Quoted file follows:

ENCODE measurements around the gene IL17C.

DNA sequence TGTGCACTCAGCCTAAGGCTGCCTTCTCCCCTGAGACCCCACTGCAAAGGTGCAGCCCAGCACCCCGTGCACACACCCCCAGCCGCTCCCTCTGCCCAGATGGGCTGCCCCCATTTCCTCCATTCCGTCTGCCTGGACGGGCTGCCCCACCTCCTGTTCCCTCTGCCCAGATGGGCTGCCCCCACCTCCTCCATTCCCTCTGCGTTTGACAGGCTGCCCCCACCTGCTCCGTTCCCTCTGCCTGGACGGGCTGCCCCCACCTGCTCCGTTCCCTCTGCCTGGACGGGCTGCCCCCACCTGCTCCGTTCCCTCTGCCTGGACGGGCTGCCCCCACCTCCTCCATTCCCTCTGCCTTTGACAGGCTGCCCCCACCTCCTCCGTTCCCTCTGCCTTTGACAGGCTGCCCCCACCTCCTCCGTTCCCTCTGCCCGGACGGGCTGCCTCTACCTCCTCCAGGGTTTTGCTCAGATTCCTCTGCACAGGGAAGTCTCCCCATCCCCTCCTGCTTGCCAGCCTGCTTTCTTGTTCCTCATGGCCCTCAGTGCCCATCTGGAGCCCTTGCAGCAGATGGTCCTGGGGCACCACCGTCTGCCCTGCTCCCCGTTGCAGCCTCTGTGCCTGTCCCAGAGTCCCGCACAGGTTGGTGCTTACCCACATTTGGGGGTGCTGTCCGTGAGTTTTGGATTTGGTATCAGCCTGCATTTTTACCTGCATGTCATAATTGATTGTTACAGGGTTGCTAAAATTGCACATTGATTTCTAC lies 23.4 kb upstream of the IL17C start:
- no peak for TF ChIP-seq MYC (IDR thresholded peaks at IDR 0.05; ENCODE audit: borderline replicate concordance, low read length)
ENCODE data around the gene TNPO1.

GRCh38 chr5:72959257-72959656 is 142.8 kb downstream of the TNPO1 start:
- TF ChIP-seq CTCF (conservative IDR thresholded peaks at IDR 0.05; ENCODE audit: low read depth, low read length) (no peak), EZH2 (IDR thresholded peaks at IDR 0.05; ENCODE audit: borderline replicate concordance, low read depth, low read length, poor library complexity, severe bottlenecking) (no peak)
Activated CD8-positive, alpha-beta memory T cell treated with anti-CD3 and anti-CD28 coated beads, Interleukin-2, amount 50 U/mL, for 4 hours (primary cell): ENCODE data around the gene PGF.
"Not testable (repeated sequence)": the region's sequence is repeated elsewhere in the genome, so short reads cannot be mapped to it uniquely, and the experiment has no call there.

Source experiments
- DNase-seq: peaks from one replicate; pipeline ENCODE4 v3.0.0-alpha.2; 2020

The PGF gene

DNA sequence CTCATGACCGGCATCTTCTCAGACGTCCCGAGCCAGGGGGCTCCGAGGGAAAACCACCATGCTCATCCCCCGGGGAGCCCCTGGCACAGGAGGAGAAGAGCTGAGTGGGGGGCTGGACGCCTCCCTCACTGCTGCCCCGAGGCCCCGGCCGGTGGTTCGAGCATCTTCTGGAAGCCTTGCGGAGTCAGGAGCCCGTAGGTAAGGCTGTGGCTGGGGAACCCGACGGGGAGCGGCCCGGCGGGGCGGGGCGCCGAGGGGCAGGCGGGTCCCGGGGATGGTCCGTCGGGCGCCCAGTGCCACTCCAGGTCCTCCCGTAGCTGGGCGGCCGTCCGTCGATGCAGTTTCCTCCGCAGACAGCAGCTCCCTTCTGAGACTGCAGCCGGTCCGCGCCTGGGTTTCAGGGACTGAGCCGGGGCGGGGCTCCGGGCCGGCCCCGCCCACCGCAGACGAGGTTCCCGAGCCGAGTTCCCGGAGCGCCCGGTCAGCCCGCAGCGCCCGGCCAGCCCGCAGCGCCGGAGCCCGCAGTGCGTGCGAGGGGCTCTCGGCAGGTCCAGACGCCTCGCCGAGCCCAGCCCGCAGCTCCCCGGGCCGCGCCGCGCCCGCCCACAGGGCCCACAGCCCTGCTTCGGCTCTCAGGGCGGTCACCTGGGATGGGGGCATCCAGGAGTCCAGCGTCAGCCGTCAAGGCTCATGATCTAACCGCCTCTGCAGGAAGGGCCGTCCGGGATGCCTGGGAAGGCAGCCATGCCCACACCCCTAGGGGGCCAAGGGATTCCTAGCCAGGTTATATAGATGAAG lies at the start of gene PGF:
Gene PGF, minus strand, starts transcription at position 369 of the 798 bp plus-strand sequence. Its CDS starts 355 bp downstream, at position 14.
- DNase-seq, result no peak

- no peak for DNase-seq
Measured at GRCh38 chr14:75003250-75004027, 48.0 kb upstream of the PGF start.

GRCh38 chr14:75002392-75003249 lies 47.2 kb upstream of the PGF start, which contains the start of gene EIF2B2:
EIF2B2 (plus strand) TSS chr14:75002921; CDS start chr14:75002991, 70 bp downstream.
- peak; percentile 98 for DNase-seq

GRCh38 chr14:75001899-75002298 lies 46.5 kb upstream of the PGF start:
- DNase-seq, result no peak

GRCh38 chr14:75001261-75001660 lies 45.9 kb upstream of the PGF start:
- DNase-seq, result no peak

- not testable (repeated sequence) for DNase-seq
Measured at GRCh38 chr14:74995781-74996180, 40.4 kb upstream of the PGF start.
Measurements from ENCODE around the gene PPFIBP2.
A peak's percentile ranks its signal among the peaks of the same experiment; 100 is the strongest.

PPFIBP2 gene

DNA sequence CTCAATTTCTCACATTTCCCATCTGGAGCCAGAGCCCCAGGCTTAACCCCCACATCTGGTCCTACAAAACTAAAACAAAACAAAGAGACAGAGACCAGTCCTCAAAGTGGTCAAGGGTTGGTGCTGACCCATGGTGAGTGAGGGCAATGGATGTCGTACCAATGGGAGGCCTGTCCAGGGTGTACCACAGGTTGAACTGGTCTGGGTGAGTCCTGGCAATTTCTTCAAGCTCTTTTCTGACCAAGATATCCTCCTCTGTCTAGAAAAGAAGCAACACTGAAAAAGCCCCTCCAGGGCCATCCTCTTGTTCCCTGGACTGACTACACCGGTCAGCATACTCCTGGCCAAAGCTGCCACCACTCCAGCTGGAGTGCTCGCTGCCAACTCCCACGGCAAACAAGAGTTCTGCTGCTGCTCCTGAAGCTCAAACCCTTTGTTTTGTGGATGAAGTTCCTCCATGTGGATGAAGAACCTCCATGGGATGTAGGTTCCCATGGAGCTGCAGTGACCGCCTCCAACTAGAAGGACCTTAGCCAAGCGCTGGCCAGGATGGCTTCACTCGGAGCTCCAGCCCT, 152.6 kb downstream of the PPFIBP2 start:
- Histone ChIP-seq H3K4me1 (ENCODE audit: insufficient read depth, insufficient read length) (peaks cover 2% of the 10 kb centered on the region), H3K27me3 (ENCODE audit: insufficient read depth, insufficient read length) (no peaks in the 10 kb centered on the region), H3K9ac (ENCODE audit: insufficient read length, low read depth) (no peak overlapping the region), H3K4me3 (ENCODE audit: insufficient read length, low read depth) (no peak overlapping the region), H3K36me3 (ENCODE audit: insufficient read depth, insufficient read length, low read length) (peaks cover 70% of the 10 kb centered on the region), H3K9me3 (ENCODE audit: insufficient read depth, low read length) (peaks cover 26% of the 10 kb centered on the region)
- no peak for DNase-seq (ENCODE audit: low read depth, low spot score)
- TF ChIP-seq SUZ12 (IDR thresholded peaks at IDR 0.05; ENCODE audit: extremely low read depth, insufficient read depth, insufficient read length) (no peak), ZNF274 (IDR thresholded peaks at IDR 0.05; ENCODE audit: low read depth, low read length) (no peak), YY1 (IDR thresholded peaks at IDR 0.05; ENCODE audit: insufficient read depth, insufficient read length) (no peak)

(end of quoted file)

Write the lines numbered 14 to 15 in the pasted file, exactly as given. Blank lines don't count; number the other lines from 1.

- DNase-seq, result no peak

- no peak for DNase-seq